Realtors DC: Tips On How To Buy The House Of Your Dreams
House buying, especially for first-time house buyers can be scary. This is because when you buy a house, you have to stick with it for a long time. Also, the purchase involves a lot of money that you might have saved for years.
Is this the first time you are buying a house? Here are tips given by realtors DC on how to have an easy time making the expensive and scaring purchase:
Work with a home agent
When most people want to buy houses, they go online and take a look at different pictures. The unfortunate thing is that they don’t know how to progress from there. Is this you? When you are making the purchase, you should find a professional real estate agent.
Think of the agent as a godparent who is with you for your own good and wants your dreams to turn into reality. The agent will guide you through the house buying process. The expert will help you find the right property, help you in writing a winning offer, and help you in negotiating home inspection repairs.
For you to have an easy time buying the house you need an experienced agent who has been in the industry for a long time and fully understands the house buying process.
Be ready for serious competition
Are you looking for a house in a highly competitive neighborhood? You should be ready for cutthroat competition from other buyers. You should note that there are many buyers out there that are willing to buy the house in cash.
In fact, according to the national association of realtors, 23% of houses are now bought in cash. Cash buyers often have an edge as they have to secure financing. This makes them highly attractive to the buyers.
Does this mean that your goose is cooked when you are competing with these buyers? Absolutely not. There are a number of things you can do to tip the scales in your favor.
One of the things you can do is to write a letter to the seller and tell him/her about you and your family. The aim of doing this is to make the house buying process personal and make them know you more. This will most likely make them sell the house to you as they will feel they know you.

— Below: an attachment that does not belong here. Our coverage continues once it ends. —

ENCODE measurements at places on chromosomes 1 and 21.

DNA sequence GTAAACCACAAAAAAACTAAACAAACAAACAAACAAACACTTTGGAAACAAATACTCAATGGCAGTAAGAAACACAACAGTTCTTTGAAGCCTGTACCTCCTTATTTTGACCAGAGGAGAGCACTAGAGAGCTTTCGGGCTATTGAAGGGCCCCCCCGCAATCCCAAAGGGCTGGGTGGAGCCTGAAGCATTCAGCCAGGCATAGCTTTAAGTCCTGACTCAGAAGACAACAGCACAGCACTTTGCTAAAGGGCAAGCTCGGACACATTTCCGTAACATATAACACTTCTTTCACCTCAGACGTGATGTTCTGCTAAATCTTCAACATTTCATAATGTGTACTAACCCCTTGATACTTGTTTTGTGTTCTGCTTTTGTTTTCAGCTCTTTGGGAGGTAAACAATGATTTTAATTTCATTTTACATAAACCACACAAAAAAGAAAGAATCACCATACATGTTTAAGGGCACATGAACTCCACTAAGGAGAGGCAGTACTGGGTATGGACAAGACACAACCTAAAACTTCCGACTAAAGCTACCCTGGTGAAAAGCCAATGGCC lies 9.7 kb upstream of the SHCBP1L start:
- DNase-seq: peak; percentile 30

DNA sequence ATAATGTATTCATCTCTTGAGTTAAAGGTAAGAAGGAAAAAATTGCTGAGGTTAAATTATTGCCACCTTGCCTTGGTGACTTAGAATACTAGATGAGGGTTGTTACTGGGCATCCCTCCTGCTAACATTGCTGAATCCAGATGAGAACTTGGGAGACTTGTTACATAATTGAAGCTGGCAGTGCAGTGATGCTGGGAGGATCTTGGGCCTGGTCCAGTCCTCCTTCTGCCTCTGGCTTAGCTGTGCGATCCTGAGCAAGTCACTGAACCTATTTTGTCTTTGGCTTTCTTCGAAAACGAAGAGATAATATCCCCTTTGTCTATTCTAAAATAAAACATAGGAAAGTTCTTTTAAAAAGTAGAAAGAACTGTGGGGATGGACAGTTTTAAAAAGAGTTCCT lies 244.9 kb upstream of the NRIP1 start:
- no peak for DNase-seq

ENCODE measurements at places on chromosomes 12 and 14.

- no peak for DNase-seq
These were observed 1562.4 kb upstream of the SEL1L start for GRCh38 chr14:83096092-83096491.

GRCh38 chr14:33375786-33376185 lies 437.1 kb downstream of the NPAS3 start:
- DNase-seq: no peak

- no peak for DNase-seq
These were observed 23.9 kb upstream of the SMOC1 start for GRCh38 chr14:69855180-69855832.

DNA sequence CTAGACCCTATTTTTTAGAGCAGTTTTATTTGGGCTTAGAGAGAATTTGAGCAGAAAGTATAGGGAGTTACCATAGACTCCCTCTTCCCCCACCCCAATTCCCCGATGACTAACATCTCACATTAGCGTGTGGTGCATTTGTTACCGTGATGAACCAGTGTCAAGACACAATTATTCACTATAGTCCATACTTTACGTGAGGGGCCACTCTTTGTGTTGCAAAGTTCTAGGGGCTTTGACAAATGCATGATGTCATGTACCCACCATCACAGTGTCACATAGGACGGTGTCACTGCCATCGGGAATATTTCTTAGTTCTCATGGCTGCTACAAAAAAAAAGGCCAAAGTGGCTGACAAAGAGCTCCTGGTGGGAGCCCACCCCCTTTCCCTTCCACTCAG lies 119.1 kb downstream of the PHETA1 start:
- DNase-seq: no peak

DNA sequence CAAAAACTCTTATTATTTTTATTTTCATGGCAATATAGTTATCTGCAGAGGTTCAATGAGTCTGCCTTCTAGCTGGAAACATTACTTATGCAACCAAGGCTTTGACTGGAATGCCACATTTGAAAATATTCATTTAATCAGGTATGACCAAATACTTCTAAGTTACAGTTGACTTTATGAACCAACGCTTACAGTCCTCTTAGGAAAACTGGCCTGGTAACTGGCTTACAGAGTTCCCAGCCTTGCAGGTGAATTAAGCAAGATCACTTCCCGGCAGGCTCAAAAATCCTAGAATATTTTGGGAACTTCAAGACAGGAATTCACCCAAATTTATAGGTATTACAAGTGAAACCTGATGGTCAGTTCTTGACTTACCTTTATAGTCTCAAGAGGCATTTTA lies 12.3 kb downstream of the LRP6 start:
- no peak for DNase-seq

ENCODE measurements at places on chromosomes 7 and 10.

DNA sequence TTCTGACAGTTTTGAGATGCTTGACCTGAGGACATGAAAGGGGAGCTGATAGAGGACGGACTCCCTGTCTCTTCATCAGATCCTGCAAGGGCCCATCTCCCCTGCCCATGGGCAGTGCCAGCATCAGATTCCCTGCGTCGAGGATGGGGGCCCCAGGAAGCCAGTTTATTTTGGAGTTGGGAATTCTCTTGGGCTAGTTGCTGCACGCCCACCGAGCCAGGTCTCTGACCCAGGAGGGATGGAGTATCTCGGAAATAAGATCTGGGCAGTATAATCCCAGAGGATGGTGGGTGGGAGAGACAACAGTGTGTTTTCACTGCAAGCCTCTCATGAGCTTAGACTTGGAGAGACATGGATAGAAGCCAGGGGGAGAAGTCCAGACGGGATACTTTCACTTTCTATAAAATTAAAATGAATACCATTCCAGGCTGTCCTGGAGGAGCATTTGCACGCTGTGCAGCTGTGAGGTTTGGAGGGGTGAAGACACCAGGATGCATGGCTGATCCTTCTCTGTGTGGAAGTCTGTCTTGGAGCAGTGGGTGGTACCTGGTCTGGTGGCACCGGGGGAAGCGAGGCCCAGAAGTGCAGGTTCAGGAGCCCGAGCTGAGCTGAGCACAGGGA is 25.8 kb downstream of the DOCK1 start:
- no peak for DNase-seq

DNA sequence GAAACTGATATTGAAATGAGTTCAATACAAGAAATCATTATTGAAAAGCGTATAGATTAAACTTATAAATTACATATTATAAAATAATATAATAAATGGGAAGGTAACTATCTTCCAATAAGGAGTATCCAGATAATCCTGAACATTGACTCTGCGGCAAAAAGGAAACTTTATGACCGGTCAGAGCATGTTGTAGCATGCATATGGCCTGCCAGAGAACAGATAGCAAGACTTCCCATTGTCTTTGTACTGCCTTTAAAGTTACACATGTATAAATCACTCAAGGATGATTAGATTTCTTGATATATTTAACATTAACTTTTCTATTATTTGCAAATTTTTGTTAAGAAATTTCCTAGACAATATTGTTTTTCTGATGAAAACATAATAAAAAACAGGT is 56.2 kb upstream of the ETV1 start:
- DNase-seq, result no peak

Another strategy you can use is to ask the sellers their own goals for the house. If you have the same goals for the house, let them know about it and you might get the house.
Be cautious of what you read online
As mentioned above, the first place people run to when they are looking to buy a house is online. Should you believe everything you read online? Absolutely not. You should be cautious of the red flags that might put you in trouble. The most common red flags are:
- Too urgent offer. For example, the house being advertised that the offer is only available that day
- Listings asking for personal information such as the social security number
- Unavailable listing agents
- You should be smart when making the purchase. If you see something that doesn’t look right, it probably isn’t right.
Don’t fall for home staging
A study done by NAR shows that up to 1/3 of homebuyers are ready to overlook house imperfections when the house is staged. A staged house is one where furniture has been installed. While a staged house helps you visualize yourself living there, you shouldn’t fall for it.
You should still undertake the regular house inspections. Check whether the faucet is leaking, whether the drains are running properly, among many other things. Remember, the perfect rugs and fresh coat of paint might be covering stains and water damage.
When you visit the house, don’t be shy of lifting, moving, and testing whether the house is in good shape. If you find something that you don’t like, ask the seller to fix it. Don’t buy something that you won’t be proud of in the future.
Consider buying a foreclosure
Many homebuyers stay away from foreclosed and bank owned houses as they are sold as they are. The banks don’t fix them. While this is true, foreclosed houses come with their set of benefits.
One of the benefits is that they often sell at 15% below their actual value. Buyer’s agent DC also report that the houses tend to be less competitive.